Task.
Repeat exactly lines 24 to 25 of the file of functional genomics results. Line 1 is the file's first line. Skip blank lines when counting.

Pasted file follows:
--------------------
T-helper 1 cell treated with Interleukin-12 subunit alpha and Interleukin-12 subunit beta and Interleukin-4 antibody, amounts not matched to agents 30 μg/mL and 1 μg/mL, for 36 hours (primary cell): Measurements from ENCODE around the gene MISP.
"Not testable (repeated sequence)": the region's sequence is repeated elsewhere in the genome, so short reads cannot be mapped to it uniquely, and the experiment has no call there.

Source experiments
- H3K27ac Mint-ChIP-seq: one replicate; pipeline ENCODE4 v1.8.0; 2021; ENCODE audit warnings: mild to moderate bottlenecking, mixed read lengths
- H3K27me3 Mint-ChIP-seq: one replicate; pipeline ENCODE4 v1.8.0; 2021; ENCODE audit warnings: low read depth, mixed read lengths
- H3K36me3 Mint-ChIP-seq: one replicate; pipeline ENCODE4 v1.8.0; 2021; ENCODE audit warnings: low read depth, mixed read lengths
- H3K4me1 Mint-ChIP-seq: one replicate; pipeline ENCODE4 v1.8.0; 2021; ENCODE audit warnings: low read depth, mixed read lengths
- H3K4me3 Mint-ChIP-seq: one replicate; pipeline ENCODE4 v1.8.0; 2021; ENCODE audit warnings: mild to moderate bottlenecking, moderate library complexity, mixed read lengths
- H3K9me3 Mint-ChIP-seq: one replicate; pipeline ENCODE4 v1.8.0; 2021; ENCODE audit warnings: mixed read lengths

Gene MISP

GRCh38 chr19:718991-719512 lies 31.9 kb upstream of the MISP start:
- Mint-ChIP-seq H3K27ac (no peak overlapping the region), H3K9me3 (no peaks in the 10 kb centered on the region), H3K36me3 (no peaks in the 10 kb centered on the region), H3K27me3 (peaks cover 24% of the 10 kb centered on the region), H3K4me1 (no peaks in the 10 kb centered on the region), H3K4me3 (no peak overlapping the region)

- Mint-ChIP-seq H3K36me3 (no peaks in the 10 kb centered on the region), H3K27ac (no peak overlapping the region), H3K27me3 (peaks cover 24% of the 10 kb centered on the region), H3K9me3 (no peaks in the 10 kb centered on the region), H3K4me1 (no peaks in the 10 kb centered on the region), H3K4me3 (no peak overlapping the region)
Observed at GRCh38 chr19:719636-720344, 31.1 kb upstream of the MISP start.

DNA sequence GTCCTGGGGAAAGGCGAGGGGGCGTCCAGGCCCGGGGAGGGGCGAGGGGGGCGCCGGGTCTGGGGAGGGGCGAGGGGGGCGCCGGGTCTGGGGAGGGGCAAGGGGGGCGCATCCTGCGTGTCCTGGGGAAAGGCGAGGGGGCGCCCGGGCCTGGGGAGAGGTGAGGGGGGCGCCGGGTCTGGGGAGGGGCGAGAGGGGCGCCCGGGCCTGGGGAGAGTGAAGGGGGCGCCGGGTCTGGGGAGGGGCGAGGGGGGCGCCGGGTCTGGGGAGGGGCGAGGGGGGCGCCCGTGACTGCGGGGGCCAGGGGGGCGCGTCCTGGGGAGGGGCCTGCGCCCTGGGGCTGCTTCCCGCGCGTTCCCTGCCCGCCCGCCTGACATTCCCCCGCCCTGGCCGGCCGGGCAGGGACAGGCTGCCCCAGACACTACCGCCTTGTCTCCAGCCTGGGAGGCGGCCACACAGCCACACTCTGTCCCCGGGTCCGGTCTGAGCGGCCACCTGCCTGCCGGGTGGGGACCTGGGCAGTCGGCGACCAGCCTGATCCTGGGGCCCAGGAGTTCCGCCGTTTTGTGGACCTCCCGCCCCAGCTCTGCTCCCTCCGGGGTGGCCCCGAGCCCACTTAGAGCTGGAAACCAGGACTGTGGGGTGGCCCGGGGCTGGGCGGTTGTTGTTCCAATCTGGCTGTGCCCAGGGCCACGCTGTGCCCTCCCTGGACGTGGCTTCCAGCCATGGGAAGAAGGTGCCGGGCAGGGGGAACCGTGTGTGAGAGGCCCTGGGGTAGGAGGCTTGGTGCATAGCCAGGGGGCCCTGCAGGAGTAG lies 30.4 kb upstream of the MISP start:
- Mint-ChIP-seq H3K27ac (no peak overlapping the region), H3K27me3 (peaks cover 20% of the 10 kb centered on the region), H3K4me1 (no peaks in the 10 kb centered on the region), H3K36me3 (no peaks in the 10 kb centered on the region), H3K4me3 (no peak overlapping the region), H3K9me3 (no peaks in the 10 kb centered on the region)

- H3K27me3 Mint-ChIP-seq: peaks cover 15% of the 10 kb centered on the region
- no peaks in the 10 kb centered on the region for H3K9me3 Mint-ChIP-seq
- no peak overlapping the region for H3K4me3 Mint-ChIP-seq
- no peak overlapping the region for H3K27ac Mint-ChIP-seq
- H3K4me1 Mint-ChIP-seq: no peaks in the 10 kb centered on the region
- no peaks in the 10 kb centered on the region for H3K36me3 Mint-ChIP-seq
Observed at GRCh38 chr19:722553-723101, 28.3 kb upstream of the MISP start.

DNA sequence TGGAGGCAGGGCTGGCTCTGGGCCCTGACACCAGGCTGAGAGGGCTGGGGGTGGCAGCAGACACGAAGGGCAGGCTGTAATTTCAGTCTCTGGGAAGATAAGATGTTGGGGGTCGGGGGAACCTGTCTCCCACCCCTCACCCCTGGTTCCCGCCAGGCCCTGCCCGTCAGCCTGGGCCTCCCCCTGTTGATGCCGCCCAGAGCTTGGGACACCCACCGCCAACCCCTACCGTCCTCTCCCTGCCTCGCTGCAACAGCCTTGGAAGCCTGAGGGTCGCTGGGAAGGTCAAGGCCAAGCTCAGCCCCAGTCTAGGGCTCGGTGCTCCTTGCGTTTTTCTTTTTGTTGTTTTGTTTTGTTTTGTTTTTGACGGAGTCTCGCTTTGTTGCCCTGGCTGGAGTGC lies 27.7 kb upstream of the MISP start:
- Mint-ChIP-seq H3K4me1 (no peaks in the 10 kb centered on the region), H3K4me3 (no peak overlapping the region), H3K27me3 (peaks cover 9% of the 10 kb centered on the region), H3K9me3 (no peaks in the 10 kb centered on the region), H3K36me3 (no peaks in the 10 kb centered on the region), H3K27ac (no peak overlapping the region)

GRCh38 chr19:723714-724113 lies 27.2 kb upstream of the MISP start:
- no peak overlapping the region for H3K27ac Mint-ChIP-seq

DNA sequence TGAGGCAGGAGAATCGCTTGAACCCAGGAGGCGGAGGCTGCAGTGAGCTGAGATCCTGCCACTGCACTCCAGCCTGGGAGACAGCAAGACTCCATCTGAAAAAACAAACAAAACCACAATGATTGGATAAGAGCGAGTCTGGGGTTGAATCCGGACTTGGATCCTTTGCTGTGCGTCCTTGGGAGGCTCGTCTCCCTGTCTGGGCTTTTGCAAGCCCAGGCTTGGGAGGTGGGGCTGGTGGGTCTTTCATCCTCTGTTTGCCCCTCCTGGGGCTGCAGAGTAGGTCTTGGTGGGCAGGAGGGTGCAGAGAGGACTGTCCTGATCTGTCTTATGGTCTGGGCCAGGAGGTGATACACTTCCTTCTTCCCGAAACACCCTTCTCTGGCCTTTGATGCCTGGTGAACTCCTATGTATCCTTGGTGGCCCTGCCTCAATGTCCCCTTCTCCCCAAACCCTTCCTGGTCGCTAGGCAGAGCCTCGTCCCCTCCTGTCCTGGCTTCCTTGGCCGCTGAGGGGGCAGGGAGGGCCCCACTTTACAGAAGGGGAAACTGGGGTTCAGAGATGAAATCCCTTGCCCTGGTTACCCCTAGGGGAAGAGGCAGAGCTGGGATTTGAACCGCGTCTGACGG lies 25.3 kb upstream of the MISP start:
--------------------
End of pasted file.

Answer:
DNA sequence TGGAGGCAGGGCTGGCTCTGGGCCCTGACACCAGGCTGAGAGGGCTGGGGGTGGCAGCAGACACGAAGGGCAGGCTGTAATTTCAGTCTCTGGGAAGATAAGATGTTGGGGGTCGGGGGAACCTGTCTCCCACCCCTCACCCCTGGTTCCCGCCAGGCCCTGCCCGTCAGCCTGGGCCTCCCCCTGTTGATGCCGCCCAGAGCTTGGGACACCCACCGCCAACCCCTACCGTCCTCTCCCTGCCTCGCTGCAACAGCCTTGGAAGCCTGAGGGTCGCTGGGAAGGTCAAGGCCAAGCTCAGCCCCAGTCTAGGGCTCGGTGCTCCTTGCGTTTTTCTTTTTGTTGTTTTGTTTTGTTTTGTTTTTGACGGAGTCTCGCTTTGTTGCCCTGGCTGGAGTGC lies 27.7 kb upstream of the MISP start:
- Mint-ChIP-seq H3K4me1 (no peaks in the 10 kb centered on the region), H3K4me3 (no peak overlapping the region), H3K27me3 (peaks cover 9% of the 10 kb centered on the region), H3K9me3 (no peaks in the 10 kb centered on the region), H3K36me3 (no peaks in the 10 kb centered on the region), H3K27ac (no peak overlapping the region)